The head of the international organization set up to outlaw nuclear weapons testing urged Israel Wednesday to be the next country to ratify the global nuclear test ban treaty, and told The Times of Israel he thought Israel would “probably” do so.
Lassina Zerbo, executive secretary of the preparatory commission for the Comprehensive Nuclear Test Ban Treaty Organization (CTBTO), held talks with Foreign Minister Avigdor Liberman, Intelligence Minister Yuval Steinitz, and the head of the Israel Atomic Energy Commission Shaul Chorev. In his meeting with Liberman, where participants spoke of a good rapport but no spectacular breakthrough, Zerbo promised to continue to work to help create the necessary confidence for Israel, which signed the treaty, known as the CTBT, in 1996, to proceed to ratification.
Israel is “probably the one that could ratify first” of the eight countries that must ratify the treaty before it takes effect, Zerbo told The Times of Israel. “The message I’m getting is not ‘if” but ‘when’,” he said.
Israeli sources later told The Times of Israel that, while they knew of no dramatic current initiative to have the CTBT ratified, a process that requires Knesset approval, they were surprised that Israel had not already ratified it.
Prime Minister Benjamin Netanyahu has made clear that he considers the Nuclear Non-Proliferation Treaty to be of no use in the Middle East, the sources said, but by contrast Israel considers the CTBT to be “very significant,” is “proud” to have signed it, and “has never had a problem with the CTBT.”
Burkina Faso-born Zerbo, a geophysicist by training, said “the concerns we see from Israel are concerns that we can deal with. The trust Israel should have in this treaty is increasing.
“We have a [global] monitoring system that works; the Israeli experts are participating in our technical work, and participating in the framework of development of our site inspection capabilities,” Zerbo added, noting that Israel already hosts certified CTBTO monitoring facilities.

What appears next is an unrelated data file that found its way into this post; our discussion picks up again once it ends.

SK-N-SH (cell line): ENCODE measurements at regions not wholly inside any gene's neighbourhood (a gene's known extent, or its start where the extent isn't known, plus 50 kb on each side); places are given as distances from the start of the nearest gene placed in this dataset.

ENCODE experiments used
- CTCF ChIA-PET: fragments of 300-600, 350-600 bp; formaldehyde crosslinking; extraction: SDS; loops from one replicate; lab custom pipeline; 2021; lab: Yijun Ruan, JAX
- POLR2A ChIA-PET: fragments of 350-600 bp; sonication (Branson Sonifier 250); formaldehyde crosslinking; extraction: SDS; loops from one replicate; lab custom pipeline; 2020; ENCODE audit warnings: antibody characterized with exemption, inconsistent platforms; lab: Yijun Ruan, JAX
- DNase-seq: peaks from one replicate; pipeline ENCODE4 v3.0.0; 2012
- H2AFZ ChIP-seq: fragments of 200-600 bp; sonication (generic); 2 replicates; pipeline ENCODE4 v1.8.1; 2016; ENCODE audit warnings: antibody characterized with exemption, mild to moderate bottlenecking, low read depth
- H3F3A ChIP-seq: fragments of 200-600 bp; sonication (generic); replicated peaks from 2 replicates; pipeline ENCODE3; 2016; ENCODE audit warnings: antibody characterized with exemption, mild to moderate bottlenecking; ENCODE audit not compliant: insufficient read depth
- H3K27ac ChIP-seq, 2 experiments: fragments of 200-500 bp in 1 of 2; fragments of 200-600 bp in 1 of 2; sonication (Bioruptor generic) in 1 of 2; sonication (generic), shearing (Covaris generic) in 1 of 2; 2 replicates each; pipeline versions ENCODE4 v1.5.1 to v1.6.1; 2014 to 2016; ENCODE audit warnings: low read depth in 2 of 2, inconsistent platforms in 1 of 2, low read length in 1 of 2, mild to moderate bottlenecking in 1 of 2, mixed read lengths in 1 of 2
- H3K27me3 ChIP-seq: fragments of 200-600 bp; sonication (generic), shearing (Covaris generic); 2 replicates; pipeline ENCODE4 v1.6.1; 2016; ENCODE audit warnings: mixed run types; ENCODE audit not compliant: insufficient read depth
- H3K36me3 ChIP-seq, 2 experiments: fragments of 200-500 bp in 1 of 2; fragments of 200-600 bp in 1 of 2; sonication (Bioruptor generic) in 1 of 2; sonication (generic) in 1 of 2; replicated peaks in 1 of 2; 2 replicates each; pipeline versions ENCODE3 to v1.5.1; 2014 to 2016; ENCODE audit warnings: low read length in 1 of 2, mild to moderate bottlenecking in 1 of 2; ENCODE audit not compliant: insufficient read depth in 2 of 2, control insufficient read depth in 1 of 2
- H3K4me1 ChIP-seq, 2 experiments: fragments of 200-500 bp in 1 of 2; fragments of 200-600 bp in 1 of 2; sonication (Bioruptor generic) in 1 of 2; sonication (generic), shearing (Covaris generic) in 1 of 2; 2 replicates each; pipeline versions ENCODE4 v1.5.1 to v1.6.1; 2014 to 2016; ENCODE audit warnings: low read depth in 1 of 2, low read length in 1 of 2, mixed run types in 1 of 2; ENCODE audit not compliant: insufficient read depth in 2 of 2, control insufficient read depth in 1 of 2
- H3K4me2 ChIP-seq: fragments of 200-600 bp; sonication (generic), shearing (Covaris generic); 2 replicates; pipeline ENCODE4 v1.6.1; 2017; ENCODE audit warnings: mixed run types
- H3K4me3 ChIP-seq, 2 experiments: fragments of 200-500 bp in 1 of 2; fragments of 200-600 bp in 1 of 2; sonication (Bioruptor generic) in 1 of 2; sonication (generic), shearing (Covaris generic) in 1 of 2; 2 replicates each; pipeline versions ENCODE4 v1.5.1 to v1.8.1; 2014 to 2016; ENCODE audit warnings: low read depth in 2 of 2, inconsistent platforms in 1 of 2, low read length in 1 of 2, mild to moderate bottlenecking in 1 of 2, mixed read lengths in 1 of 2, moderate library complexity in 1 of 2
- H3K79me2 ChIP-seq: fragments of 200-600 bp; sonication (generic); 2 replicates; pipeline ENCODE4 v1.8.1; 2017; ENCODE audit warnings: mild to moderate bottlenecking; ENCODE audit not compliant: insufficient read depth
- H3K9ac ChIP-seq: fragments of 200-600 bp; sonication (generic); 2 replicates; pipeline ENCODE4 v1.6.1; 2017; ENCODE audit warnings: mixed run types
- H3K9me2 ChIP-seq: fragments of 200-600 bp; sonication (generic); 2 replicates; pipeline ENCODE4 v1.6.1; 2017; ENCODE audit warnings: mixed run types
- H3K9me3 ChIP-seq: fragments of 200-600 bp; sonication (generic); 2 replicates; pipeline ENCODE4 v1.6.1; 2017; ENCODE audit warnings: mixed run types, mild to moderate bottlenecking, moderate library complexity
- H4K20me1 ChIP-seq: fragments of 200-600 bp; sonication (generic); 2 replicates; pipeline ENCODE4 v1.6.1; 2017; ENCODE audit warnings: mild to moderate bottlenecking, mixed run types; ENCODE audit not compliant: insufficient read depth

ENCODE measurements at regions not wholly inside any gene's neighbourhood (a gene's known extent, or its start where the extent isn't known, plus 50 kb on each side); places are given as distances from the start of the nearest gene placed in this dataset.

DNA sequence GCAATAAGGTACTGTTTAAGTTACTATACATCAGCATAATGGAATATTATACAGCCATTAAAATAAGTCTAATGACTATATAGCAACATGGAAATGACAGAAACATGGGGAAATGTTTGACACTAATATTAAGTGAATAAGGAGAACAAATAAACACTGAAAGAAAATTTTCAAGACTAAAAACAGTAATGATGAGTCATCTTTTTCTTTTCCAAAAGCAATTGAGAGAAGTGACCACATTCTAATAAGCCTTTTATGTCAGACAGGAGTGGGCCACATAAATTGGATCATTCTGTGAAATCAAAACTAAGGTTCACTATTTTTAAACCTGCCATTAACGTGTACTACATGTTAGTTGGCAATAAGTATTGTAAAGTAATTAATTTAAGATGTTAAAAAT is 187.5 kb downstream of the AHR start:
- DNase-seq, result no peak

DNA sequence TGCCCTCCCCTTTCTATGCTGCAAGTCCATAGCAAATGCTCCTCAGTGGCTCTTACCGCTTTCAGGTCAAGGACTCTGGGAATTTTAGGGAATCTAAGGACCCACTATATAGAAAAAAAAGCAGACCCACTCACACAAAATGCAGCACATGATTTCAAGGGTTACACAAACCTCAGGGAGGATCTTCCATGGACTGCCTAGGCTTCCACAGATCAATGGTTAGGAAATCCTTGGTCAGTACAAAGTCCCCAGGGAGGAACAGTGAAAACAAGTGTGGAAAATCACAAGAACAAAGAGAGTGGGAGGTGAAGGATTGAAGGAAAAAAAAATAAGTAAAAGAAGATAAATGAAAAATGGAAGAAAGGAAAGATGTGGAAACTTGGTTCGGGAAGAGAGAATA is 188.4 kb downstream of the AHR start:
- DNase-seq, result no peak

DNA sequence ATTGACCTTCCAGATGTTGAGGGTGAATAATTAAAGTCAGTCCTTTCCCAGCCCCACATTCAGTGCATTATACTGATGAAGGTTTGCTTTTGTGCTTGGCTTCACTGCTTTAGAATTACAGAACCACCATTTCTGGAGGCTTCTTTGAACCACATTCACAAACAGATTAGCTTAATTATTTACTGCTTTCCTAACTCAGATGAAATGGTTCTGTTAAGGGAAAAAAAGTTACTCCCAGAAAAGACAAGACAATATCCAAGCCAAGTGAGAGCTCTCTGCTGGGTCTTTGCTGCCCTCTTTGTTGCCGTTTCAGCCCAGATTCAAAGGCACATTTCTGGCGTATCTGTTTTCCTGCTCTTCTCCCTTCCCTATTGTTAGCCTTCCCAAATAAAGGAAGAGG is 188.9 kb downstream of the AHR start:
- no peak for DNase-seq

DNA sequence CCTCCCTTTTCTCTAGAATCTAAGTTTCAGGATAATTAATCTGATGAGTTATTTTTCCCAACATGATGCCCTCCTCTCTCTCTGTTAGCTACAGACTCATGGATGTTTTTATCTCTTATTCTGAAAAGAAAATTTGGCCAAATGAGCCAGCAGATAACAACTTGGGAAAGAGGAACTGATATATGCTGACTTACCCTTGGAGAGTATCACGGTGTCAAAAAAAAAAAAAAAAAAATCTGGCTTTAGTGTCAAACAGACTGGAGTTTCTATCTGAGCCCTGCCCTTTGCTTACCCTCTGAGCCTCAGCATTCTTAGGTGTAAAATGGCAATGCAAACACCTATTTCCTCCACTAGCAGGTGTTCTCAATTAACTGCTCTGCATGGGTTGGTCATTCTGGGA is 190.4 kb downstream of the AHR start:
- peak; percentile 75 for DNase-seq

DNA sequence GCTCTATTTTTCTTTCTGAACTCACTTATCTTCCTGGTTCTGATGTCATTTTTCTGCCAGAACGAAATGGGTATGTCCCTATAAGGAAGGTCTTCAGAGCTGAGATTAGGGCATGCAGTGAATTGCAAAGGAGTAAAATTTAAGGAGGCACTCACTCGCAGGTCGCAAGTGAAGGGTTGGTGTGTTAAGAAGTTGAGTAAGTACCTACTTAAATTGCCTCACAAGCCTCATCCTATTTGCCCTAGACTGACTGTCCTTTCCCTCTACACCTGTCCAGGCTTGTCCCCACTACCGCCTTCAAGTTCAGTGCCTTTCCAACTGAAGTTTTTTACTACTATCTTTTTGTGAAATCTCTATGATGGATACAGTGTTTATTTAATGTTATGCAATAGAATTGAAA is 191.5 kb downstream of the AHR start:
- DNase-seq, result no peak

These are a radionuclide laboratory at the Sorek Nuclear Research Center, which Zerbo visited on Wednesday, and seismic monitoring stations in Eilat and Mount Meron. Israel also hosted a 21-country calibration experiment on infrasound technology two years ago.
The preparatory commission was established in 1997 in Vienna and works to bring the treaty banning all nuclear explosions into effect by having it ratified by the 44 countries designated to have a nuclear reactor or at least some advanced level of nuclear technology. Eight of those 44 have yet to ratify: Israel, Iran, Egypt, China, the United States, India, North Korea and Pakistan (the last of three of which have also yet to sign the treaty).
Zerbo noted that 183 nations have signed the treaty, of which 162 have ratified it — “so 90% of the world is saying ‘no’ to nuclear testing; we have to get everybody to say ‘never.'”
He noted that North Korea was unanimously condemned by the Security Council for carrying out a nuclear test last year, but that until the treaty takes effect and is enforced, there is “no mechanism for sanctions” under the UN’s aegis.
He argued that the CTBTO was providing an increasingly effective deterrent to nuclear weapons testing, as it gradually completes a unique international monitoring system, comprising seismic, infrasound, hydroacoustic and radionuclide monitoring stations and laboratories.
“There is no other organization with a sophisticated and comprehensive structure like ours,” he said, stating firmly that, “If any country tested today, we would detect it. Any country on earth, our system would detect it.”
Only the CTBTO, he said, “detected a sniff of radionuclide isotope, 50 days after the seismic event, after the explosion,” that constituted the “smoking gun” that proved North Korea had carried out a nuclear test last year. Thus, no matter how sophisticated a country’s own monitoring systems, he argued, “we showed we can add value, add something to their own national security.”
Zerbo noted that US President Barack Obama had made clear he wants to ratify the treaty, “but he doesn’t have the numbers on Capitol Hill. China, though, he said, was now making its data available via the international monitoring system — a move he called “a major milestone.”
Iran hosts a single certified monitoring facility — a seismic station in Tehran — and “has experts participating in our work,” he said.
Acknowledging widespread mistrust and hostility in the Middle East and beyond, which would seem to make the prospect of the treaty attaining the necessary ratifications unlikely, Zerbo said all eight of the holdout countries “are concerned about their own national security,” but argued that “the treaty can enhance the national security of all those countries.”
He also noted that “geopolitical conditions can change radically and drastically. Who would have imagined a year ago that we would be dismantling chemical weapons in Syria?” That process, he argued, showed that “we can solve issues through multilateral effort.”
If it came into force, the treaty “can stop people from doing the testing that is a necessary component prior to building a nuclear weapon” and would thus deal with proliferation. It would also prevent existing nuclear weapons powers from developing more sophisticated weapons. Beyond that, “maybe they can consider disarmament,” he suggested. “I’m hoping that we will not have to wait for a disaster, as far as the CTBT is concerned, to act.”